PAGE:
4 Common Solenoid Valve Problems
A solenoid valve is a device used to control the flow of liquid or gas in a system. It is usually powered by electromagnetic energy in a coil. These valves are useful in converting electrical energy into mechanical energy, and they come in various styles, namely two-way, three-way, and four-way valves. Two-way valves have two ports, an inlet and an outlet. Basic three-way valves are specifically designed for operating cylinders and air-operated control valves. Four-way solenoid valves can also be useful in operating valves that have two solenoids in them. Solenoid valves are usually made up of stainless steel, Teflon, and brass materials that have different corrosive and heating properties.
Here are some common problems that can occur with these parts.
1. Valves Do Not Open
Solenoid valves may not open because of power failure, uneven pressure, wrong voltage, dirt under the diaphragm, corrosion, missing components, or a coil burn out. However, since there are so many causes, you must try to narrow down the problem in order to fix it. The most important parts that you must assess in this process are the valve diaphragm, diaphragm spring, coil power, flow control adjustment, valve inlet port, solenoid outlet port, and the valve bleed port.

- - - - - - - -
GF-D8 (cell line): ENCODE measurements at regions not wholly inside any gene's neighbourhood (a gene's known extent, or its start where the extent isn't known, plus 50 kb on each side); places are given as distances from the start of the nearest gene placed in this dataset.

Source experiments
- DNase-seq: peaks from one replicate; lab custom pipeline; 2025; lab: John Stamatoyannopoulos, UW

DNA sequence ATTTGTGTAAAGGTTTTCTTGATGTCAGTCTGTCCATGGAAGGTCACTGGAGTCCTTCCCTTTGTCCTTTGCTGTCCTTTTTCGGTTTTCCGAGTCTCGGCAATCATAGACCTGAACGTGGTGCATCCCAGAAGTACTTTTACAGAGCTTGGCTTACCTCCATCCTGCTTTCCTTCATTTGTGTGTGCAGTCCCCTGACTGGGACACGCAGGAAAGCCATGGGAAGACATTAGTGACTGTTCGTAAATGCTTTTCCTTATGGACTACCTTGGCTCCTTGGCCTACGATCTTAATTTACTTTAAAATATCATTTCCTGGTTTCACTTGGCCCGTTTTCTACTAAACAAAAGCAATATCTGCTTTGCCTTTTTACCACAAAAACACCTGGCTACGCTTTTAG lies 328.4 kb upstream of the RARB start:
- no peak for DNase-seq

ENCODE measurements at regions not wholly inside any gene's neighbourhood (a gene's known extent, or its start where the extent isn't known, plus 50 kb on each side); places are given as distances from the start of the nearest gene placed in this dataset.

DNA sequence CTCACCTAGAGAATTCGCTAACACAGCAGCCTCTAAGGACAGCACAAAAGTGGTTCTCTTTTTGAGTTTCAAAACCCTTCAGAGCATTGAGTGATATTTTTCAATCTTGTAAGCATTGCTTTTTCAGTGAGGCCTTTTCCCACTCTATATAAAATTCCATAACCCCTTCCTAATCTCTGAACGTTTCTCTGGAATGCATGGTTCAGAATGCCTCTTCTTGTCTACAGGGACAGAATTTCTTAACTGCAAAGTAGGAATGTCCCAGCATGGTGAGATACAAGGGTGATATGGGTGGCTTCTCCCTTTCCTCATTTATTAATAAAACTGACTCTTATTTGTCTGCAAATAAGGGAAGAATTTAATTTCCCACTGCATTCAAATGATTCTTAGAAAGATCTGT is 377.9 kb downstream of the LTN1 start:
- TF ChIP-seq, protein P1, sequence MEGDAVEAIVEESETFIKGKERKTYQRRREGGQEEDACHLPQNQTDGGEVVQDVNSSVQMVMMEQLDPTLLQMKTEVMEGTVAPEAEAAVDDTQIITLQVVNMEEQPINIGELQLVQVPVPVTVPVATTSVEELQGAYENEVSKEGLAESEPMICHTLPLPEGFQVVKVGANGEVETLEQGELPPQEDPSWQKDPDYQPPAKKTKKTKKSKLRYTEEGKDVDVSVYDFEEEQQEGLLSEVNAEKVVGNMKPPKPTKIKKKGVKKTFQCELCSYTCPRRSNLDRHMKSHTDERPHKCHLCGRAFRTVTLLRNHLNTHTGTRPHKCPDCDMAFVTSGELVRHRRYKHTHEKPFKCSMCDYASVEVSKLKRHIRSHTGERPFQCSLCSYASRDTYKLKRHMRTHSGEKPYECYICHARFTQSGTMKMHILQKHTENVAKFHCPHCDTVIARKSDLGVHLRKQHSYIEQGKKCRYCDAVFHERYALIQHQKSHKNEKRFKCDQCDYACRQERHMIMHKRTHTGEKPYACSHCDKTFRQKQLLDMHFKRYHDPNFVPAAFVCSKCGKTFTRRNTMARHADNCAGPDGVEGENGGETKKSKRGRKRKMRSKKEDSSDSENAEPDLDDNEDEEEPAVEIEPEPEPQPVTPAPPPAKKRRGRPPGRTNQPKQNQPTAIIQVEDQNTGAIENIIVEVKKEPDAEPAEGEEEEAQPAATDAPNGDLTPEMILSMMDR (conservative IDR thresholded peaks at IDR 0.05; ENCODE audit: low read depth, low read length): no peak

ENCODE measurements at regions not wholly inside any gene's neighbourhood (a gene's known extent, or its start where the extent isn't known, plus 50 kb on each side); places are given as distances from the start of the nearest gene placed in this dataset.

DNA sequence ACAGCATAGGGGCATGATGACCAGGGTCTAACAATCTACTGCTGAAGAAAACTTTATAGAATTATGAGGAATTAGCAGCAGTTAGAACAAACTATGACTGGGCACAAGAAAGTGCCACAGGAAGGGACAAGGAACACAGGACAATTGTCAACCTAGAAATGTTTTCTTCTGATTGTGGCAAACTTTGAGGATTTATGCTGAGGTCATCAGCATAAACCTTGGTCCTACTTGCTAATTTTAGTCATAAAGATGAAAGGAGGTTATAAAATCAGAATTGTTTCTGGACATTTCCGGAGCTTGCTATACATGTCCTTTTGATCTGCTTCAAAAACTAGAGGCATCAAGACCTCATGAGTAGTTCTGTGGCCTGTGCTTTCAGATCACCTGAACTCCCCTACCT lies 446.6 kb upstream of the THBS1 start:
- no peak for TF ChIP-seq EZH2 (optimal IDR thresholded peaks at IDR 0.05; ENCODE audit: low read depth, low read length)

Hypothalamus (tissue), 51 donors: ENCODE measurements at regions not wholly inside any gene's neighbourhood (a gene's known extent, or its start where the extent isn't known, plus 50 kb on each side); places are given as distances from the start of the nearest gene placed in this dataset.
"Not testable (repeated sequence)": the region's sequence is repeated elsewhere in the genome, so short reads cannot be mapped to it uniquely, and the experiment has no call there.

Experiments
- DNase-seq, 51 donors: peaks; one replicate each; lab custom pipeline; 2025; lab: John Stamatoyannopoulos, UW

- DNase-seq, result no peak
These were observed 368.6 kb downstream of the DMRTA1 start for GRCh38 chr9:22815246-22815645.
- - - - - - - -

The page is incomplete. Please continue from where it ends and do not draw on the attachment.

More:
2. Valves Partly Close
Valves can also fail to close at times. This can be due to a manual override, pressure difference, residual coil power, damaged armature tube, inverted or damaged valve seats, and some missing components. Be sure you thoroughly check your wiring, lead connections, components, and diaphragm to see what the specific issue is. You can also try to lift the coil slightly to check if an electromagnetic field is present. If ever you have an inverted diaphragm, it would be wise to refit the item correctly before replacing it with a new one.
3. Erratic Valve Sounds
Every time a valve closes or opens up, you may hear a disturbing hammering sound, or in other cases, there can be a buzzing sound heard upon the operation of solenoid valves. These errant valve sounds can be due to the difference in the inlet or outlet pressure inside the system. Water hammering upon valve opening can be due to high liquid pressure traveling through a small pipe bore. Installation of a T-piece pipe before the air can help dampen the noise and reduce the impact. You may also increase the dimensions of your pipe to reduce the speed of your liquid components. Increasing pipe size would be a nice way to reduce inlet pressure on the valves as well.
4. Coil Problems
The coil may be burned, melted, or can stay cold even with power on. These coil problems can be caused by short circuit, slow coil armature, wrong voltage, and high media (gases, liquids, etc) temperatures.
To avoid erroneous voltage supply, be sure to check the compatibility of your coil with the power supply. Check for moisture within and replace if necessary. Replace any damaged or bent armatures as well, and check media compatibility with your valve. Don’t forget to move solenoid valves into cooler areas or you may increase ventilation around valves and coil.